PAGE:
For University of Virginia faculty members and graduate teaching assistants interested in making their classrooms more interactive – or just curious about the possibility – the Teaching Resource Center will offer three demonstrations of the Learning Catalytics online system this month. Each U.Va. professor can take advantage of a free trial for the fall or spring semester.
Think of it as “clickers on steroids,” wrote Michael Palmer, associate director at the center. Instead of a clicker, a specialized device used to conduct instant classroom polls, students use the cloud-based Learning Catalytics system to respond to questions via any Internet-linked device they already have – a laptop, smartphone or tablet – while the professor monitors the responses. Questions, class poll results and answers can be pushed back to the students’ devices and displayed in technology-enabled classrooms.
“Faculty have asked us to make this technology available and to help them use it effectively,” Palmer said.
The system can be used to engage students in any discipline by creating open-ended questions that ask for numerical, algebraic, textual or graphical responses – or just plain multiple-choice. While traditional clicker systems are mostly limited to large-enrollment, STEM and other quantitative disciplines, the Learning Catalytics system works equally well for small classes and humanities and other more qualitative disciplines, Palmer said.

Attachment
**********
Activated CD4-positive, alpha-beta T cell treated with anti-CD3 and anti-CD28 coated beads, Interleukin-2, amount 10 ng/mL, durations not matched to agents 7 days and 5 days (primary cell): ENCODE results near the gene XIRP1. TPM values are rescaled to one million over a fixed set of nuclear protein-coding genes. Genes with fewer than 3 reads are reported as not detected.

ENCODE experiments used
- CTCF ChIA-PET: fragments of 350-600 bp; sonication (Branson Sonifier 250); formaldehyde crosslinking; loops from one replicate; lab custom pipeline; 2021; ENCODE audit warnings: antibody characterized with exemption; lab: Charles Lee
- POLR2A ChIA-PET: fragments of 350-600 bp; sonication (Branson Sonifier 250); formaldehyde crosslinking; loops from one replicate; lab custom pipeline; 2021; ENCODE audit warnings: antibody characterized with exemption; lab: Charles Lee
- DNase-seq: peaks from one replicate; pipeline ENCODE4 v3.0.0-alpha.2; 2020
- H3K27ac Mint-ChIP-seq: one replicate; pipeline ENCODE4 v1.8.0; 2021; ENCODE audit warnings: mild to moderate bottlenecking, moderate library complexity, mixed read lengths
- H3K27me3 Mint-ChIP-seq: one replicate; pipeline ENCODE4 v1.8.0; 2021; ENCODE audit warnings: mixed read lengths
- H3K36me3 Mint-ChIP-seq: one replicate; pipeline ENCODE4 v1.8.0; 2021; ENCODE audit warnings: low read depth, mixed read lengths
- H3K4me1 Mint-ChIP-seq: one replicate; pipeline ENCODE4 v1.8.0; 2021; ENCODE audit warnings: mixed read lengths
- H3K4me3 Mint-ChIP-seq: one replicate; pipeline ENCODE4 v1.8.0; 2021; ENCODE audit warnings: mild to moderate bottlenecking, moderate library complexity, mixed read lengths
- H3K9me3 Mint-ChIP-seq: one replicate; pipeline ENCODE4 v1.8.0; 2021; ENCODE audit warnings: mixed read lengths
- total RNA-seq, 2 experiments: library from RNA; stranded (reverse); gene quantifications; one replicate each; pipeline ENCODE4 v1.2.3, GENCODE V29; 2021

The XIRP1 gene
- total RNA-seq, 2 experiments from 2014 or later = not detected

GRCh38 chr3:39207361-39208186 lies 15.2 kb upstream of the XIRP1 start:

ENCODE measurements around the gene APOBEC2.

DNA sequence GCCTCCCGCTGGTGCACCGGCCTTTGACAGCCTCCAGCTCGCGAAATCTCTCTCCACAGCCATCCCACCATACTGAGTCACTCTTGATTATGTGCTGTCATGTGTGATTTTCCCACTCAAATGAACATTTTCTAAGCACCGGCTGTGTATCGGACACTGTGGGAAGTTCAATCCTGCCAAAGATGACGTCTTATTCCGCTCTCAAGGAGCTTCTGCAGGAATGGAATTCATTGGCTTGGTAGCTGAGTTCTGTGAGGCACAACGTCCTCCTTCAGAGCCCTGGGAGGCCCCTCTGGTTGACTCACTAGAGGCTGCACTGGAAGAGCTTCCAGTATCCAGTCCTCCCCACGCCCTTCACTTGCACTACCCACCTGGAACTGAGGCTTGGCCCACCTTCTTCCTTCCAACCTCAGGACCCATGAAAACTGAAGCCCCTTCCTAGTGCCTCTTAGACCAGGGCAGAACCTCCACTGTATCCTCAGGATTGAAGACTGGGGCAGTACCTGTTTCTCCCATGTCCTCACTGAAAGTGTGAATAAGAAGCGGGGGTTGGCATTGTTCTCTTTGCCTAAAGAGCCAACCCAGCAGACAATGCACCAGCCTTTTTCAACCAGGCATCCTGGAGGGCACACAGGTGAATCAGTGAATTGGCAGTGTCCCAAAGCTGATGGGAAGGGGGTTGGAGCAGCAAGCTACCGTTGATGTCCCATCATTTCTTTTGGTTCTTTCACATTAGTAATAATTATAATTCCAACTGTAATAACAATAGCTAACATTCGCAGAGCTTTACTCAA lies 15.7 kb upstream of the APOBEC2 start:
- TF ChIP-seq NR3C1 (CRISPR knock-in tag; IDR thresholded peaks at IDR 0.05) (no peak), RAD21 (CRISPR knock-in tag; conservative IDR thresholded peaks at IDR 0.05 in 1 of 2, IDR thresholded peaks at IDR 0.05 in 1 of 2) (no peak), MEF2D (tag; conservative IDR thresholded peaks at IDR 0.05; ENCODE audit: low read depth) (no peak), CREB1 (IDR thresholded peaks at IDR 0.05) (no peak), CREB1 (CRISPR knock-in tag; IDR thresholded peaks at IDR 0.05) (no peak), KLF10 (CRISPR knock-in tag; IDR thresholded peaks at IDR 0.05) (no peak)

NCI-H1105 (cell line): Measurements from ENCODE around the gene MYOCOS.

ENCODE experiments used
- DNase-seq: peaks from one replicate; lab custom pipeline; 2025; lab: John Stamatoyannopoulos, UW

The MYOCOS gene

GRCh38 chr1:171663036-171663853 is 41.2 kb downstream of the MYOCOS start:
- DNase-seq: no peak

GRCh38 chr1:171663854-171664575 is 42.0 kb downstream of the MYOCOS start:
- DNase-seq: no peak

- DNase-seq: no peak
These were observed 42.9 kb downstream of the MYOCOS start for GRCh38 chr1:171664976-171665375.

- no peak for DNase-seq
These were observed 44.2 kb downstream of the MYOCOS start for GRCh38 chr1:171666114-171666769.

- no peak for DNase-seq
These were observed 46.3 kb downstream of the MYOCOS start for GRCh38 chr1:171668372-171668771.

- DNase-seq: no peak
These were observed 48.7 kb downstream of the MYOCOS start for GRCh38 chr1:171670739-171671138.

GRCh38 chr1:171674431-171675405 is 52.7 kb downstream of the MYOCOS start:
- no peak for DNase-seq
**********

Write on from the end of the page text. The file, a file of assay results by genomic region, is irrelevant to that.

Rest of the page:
Learning Catalytics also allows instructors to create student groups automatically, based on their response patterns, to foster peer instruction and productive discussions.
The demonstrations will be held Aug. 8, 13 and 14 in Rice Hall, room 032; preregistraton is required. Sign up using the following links.
For participants to get the most out of the session, Palmer recommends that they sign up for an instructor account on the Learning Catalytics website beforehand and bring a laptop, tablet or smartphone.
The demonstration will highlight nearly 20 different types of questions instructors can ask, show how the system can automatically use seating information to assign learning groups, and allow time for participants to ask questions. For those ready to start using the system, the second hour will be devoted to a hands-on workshop.
After the free trial semester, students would have to pay for a subscription if the professor chooses to use the system in the classroom, Palmer said.
For information, email Palmer at email@example.com.